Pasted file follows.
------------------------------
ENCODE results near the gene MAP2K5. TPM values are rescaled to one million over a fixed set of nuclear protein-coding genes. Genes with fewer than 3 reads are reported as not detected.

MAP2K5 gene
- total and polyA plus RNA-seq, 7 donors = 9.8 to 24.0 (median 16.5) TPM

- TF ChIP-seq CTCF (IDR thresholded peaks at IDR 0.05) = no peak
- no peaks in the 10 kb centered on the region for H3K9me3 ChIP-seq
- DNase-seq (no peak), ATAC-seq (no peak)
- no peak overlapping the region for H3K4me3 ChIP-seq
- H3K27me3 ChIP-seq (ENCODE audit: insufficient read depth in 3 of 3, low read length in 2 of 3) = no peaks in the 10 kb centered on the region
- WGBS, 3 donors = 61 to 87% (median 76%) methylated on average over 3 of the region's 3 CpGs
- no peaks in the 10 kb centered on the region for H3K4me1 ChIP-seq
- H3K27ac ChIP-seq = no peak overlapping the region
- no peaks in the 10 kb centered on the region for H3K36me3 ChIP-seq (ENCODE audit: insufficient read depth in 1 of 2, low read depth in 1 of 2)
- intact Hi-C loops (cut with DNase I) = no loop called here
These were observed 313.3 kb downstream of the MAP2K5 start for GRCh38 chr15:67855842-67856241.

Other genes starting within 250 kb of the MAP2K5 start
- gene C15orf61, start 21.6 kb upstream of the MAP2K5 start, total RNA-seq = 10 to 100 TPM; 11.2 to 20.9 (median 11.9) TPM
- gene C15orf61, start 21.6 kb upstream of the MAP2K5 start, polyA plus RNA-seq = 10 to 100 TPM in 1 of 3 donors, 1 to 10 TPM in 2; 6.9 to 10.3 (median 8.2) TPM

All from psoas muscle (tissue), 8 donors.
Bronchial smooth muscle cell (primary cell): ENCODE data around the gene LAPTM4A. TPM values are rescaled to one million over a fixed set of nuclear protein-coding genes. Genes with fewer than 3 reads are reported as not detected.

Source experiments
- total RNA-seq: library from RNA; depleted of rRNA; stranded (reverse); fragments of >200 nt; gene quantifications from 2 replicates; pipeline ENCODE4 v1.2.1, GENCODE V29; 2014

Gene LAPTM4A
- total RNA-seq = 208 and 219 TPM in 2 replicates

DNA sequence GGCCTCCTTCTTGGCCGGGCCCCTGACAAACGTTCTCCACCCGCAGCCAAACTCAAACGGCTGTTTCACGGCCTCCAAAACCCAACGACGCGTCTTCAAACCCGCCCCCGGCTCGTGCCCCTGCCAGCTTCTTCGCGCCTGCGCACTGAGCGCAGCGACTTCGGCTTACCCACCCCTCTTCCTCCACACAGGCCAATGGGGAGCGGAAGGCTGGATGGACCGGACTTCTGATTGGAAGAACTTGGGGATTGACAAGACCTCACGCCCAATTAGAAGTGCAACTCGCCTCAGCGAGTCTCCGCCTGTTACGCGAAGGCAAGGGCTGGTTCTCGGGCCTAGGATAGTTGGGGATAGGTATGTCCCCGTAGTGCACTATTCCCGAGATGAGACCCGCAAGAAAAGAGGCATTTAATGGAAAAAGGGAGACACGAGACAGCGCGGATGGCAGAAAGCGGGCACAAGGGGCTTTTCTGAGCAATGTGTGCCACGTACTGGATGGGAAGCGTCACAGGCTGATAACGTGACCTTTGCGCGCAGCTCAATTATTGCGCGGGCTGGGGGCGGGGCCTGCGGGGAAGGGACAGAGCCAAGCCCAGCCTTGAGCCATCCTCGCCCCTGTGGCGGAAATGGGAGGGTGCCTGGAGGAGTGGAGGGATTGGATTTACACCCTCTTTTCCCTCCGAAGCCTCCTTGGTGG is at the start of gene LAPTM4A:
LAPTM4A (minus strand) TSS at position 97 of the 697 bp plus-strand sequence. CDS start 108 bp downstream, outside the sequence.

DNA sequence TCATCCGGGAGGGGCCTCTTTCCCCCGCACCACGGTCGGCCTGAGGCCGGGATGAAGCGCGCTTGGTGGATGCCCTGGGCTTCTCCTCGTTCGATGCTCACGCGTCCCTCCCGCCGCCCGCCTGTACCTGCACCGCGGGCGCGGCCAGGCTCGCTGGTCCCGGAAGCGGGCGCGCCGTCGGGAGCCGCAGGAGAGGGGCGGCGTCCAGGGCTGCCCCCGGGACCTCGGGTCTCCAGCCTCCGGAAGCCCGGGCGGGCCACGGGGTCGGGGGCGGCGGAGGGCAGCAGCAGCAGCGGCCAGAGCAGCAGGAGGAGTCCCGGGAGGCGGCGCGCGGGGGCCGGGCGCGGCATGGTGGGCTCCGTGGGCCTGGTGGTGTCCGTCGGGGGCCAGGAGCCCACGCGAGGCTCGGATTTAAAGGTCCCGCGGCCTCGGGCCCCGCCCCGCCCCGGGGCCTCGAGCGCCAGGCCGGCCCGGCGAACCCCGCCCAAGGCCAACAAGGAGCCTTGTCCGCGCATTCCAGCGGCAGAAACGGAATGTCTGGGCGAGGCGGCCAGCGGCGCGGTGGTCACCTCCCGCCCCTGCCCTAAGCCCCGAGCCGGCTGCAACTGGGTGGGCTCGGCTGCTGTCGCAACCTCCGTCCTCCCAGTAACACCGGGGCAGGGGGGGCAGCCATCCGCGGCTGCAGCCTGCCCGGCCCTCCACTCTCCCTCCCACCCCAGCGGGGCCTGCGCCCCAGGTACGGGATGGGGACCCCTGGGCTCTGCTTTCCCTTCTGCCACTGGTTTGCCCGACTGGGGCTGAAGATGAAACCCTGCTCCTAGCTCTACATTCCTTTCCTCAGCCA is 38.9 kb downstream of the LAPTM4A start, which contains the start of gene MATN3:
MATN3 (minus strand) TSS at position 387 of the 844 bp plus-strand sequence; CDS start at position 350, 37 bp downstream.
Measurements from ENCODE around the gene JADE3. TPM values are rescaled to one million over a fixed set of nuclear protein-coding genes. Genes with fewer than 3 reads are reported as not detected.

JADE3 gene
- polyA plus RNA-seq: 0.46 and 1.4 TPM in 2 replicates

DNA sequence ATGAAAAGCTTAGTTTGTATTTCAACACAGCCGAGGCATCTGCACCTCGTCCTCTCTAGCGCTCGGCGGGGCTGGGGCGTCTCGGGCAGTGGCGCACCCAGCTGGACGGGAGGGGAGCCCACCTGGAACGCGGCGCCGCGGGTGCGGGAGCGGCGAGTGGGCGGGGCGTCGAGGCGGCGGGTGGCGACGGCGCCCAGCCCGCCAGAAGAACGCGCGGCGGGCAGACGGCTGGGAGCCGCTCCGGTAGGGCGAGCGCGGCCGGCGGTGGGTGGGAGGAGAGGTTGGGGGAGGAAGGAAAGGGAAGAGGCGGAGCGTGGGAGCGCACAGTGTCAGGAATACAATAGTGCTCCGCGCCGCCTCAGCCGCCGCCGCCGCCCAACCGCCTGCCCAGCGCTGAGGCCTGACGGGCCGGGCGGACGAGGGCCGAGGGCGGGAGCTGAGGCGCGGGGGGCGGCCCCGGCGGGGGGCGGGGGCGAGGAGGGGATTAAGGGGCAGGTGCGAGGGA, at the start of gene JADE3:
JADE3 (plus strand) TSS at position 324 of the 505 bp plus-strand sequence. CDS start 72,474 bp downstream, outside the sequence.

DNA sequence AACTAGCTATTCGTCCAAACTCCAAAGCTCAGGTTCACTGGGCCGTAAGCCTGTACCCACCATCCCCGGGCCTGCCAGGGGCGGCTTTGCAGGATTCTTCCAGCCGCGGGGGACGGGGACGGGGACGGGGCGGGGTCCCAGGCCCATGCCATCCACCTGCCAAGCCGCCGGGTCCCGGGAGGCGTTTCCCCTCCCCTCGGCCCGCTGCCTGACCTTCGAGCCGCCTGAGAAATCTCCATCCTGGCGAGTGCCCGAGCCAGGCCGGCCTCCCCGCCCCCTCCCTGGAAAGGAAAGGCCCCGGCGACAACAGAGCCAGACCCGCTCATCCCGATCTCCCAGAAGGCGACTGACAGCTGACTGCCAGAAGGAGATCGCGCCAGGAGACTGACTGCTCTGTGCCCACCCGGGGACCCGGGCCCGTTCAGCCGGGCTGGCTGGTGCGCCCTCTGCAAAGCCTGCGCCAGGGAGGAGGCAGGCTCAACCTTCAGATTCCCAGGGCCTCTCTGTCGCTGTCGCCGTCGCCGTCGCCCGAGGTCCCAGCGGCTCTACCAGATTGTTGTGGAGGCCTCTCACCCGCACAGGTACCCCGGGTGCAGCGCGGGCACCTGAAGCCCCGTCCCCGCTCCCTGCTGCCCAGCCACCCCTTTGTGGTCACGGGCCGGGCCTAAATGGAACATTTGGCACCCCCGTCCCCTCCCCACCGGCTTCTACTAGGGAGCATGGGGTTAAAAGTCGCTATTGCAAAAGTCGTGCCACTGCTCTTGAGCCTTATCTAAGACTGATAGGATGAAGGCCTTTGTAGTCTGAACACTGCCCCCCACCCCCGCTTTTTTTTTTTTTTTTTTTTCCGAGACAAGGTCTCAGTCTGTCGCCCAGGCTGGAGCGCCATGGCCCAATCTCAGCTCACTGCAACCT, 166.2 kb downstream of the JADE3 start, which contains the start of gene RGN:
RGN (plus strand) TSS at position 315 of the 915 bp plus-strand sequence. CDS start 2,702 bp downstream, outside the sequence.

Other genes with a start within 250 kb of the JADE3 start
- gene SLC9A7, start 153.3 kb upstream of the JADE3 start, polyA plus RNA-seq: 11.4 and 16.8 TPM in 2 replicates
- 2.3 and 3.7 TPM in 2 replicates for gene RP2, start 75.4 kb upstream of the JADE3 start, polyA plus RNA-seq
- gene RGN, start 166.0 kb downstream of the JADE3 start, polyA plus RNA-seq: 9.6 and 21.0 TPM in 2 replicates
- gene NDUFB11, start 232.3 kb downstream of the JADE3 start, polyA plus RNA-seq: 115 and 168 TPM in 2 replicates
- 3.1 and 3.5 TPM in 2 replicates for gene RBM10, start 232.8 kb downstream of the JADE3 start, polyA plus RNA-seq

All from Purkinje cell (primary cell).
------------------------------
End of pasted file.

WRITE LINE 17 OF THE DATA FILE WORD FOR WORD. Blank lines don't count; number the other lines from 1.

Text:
- gene C15orf61, start 21.6 kb upstream of the MAP2K5 start, polyA plus RNA-seq = 10 to 100 TPM in 1 of 3 donors, 1 to 10 TPM in 2; 6.9 to 10.3 (median 8.2) TPM